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Published: Monday, September 5, 2011, 12:01 a.m.

Psychologist dispels myths about middle children

  • Bill Gates exhibits the leadership and innovative skills often found in middle-born children, says psychologist Catherine Salmon.

    Associated Press

    Bill Gates exhibits the leadership and innovative skills often found in middle-born children, says psychologist Catherine Salmon.

Catherine Salmon may be the best friend a middle child ever had.
Salmon, 42, is a psychology professor at the University of Redlands in Redlands, Calif., and the author of "The Power of Middle Children," a book about the traits exhibited by those who fall in the center of the sibling order.
Salmon, who grew up as her family's youngest child, said she wrote the book "to dispel the idea that middles are resentful and angry."
Being a middle child, she argues, can have great benefits in the areas of independence, stable relationships and job satisfaction.
Using her own research as well as that of others, Salmon argues that middle-born children often make the best leaders, diplomats and marital partners.
"To me, the things that are most important is that middle-borns have these great negotiating skills and they're innovators," Salmon said. "Their ability to think outside the box is something I'd like people to recognize."
One of the examples she likes to use is Bill Gates.
"Everyone assumes he's a first-born," she said. "His older sister is an accountant and fits very well with what a first-born is supposed to be."
Bill Gates, she said, not only exhibits the leadership and innovative skills that middle-born children often excel in, but his philanthropic efforts fit within the group's traits.
Middle-born children, Salmon said, often show a heightened degree of empathy. "They're more likely to work for nonprofits. (In surveys) middle-borns made less money but were more satisfied with their jobs."
Other famous middle-born children she likes to cite include George Washington, Abraham Lincoln and Nelson Mandella.
During her eight years at the University of Redlands, Salmon has published other books, but they were aimed at an academic audience. This is her first book written for a wide audience and her agent suggested she get some assistance in the writing process from another author.
Katrin Schumann, a Boston-based writer who had already co-authored a book on parenting. Salmon said Schumann was involved in collecting data in one study, but primarily helped in the writing of the book.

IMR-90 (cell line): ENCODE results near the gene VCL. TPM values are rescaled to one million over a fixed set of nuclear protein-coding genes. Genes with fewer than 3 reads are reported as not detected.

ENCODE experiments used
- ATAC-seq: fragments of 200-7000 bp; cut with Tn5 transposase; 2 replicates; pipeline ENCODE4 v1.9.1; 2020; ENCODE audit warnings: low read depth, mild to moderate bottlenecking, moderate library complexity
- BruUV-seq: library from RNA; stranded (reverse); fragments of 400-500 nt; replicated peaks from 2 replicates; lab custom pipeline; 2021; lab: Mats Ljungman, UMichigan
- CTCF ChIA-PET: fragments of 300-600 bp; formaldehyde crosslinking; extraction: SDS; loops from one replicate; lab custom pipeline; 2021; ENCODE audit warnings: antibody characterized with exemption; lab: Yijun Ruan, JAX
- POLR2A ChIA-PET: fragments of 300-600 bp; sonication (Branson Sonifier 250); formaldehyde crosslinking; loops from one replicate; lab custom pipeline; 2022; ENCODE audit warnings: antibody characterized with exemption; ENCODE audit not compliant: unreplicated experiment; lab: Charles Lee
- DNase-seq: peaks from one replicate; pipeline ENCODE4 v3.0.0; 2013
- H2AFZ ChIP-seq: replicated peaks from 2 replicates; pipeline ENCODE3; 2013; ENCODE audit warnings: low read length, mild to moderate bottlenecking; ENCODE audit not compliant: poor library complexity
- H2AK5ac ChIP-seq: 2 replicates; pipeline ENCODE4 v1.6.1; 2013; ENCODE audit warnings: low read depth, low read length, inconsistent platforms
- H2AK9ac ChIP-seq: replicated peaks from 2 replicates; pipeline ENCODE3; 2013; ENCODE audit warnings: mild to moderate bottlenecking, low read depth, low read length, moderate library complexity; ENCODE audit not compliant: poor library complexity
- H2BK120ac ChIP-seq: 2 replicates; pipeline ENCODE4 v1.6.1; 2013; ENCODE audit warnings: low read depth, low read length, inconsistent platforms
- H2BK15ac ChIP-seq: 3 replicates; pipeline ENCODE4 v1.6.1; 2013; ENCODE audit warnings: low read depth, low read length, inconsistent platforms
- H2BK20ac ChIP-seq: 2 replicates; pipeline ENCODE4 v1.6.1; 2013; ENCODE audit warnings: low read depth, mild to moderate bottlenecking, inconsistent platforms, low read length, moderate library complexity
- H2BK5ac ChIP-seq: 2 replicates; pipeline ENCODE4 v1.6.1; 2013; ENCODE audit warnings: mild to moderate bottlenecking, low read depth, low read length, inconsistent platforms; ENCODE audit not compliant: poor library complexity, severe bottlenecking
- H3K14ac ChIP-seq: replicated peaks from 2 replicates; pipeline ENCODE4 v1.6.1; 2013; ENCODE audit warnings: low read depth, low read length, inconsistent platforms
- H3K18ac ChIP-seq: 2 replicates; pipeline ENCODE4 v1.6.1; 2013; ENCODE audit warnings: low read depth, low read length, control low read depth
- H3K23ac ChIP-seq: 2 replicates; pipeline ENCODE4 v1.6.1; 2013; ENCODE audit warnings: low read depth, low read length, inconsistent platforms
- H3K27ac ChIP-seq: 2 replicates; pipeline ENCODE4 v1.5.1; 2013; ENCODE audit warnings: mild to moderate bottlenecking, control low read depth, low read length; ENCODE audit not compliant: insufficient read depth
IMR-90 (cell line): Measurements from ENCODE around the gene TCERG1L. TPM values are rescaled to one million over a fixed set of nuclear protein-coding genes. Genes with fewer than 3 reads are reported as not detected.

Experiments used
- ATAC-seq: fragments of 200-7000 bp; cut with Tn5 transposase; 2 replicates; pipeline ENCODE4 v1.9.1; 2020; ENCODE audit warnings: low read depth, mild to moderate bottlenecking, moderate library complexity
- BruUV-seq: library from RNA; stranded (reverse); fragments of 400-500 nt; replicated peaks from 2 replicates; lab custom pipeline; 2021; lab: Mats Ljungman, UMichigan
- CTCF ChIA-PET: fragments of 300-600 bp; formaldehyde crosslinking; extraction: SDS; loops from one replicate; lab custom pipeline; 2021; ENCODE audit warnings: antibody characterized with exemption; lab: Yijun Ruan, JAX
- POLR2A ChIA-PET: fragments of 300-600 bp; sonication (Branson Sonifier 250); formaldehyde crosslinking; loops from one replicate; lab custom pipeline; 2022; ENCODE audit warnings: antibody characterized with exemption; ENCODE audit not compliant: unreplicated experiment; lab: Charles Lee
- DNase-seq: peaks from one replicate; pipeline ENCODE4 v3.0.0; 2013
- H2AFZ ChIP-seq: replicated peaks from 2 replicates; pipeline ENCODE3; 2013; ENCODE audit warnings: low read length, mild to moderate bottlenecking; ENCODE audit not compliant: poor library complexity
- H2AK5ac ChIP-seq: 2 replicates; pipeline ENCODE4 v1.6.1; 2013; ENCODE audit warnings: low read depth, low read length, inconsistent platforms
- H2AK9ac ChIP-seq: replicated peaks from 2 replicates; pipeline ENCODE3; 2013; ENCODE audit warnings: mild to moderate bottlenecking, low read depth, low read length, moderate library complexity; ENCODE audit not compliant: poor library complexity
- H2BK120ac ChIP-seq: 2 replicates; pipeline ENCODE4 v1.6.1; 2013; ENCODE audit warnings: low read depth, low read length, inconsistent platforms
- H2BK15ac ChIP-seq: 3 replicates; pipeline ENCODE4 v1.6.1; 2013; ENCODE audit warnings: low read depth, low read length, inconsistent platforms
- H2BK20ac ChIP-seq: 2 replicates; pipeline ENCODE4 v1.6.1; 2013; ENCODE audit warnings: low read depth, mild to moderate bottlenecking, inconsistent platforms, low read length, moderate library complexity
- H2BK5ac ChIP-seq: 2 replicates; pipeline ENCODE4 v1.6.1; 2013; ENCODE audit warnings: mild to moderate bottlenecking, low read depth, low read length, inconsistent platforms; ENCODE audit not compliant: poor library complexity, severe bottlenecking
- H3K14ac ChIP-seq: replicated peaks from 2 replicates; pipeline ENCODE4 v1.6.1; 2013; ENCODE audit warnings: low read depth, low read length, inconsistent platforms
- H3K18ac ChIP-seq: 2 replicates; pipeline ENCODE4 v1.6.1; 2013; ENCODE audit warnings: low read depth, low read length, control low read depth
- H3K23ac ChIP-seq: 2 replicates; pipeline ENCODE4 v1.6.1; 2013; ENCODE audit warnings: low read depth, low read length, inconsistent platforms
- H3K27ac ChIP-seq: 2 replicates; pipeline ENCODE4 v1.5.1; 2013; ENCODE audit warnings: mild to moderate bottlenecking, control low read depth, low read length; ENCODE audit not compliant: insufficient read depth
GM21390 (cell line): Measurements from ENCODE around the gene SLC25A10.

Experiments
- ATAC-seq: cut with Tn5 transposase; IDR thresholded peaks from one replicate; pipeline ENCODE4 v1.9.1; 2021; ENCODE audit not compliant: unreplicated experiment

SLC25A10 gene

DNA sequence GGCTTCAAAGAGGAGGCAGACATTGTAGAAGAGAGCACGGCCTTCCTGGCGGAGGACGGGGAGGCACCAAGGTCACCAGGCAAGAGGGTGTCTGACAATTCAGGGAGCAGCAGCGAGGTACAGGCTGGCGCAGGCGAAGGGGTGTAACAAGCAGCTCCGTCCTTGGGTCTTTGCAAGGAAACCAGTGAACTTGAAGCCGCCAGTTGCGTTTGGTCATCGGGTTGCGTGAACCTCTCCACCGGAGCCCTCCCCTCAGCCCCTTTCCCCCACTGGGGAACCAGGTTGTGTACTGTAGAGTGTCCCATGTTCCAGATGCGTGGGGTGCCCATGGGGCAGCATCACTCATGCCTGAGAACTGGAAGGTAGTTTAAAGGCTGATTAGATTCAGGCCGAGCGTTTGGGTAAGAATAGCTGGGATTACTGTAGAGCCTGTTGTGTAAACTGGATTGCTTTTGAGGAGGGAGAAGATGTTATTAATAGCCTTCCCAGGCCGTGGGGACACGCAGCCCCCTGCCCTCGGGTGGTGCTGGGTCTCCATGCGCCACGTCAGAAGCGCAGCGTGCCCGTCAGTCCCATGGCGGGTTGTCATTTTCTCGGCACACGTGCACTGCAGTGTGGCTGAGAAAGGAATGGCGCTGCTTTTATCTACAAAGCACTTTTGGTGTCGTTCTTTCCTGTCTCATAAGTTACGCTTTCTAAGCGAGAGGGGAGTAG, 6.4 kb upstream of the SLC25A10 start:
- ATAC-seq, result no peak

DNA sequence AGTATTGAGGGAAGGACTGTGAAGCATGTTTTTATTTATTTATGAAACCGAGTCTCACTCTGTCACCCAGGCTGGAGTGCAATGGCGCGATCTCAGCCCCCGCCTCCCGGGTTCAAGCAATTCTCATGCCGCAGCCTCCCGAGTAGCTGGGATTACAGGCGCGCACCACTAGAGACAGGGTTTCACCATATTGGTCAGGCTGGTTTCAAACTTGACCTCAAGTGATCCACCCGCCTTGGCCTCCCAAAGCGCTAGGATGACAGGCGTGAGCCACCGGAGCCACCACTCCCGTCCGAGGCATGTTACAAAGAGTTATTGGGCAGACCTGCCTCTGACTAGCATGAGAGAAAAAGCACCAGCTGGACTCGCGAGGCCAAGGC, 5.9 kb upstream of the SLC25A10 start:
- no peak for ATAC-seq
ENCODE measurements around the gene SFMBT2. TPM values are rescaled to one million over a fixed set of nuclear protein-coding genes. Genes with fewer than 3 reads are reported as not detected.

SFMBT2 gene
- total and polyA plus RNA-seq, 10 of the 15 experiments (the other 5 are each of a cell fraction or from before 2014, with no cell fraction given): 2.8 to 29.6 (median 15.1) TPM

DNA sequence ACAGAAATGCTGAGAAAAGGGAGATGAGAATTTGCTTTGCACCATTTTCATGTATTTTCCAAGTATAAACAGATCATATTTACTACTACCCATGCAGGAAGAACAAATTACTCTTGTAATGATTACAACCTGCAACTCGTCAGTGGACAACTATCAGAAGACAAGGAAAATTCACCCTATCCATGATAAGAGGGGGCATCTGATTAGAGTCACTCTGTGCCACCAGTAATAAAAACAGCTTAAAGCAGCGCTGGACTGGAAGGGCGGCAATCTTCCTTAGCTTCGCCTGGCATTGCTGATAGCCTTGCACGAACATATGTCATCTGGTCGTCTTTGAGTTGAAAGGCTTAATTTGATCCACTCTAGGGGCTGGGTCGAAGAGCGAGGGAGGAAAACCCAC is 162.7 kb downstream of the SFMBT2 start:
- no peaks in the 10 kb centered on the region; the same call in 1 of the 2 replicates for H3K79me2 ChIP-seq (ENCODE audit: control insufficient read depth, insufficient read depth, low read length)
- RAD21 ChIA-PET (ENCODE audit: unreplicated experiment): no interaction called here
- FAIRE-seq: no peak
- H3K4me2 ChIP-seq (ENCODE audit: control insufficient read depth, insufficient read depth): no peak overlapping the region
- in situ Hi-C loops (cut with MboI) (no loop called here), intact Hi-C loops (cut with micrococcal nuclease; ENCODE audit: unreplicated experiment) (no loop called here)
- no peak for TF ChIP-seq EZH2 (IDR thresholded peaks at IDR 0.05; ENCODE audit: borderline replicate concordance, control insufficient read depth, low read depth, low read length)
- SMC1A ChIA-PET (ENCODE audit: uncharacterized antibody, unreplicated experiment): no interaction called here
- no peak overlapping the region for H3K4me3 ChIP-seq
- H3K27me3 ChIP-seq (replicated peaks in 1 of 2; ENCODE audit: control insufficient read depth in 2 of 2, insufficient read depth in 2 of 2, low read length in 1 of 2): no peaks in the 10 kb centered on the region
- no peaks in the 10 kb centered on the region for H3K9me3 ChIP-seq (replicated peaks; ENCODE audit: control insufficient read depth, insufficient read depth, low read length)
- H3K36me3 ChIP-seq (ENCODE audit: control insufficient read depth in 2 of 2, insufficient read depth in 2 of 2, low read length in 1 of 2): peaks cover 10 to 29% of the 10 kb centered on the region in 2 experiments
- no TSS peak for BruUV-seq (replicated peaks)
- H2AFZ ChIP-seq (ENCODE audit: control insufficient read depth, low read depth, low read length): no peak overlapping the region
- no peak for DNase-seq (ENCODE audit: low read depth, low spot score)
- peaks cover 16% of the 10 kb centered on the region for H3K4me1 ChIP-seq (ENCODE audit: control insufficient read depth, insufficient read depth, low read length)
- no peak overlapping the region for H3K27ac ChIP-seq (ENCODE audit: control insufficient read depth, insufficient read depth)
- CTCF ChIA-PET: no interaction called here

Salmon has no children. Schumann has three.
"She sees a lot of what we talked about in her daughter," Salmon said of her co-author.
Smaller family sizes have led to a downward trend in the number of middle-born children. Salmon said there are 70 million middle-born children and adults in the country.
"We think that's a concern," Salmon said of the decline. Middle-born children "are justice seekers, for example. It's a problem to have that trending down."
But don't blame middle-born children.
"Middles seem more likely to have more children themselves," she said. "They like the feeling of community."
She said research has shown that middle-born children may also be better partners when it comes to relationships. In a survey she conducted among adults, mostly in their 20s, between 4 percent and 5 percent of middle-born respondents reported cheating while in a monogamous relationship. The rate among first-born children was 25 percent.
At the same time, she said, they may be more adventurous within their relationships.
"One study showed they were less judgmental on sexual behavior," she said. "The Israelis did a study on marital satisfaction and found middle-borns had more satisfaction. (Researchers) said middle-borns are like type-O blood donors. They go well with any other type. One of the things they're really good at is compromise."
Salmon wants her colleagues to take middle-born children more seriously as subjects.
"One of the messages for researchers is, you should do your research by breaking up first-, middle- and last-born," she said. Traditionally, studies have typically broken siblings into two categories, first-born and others.
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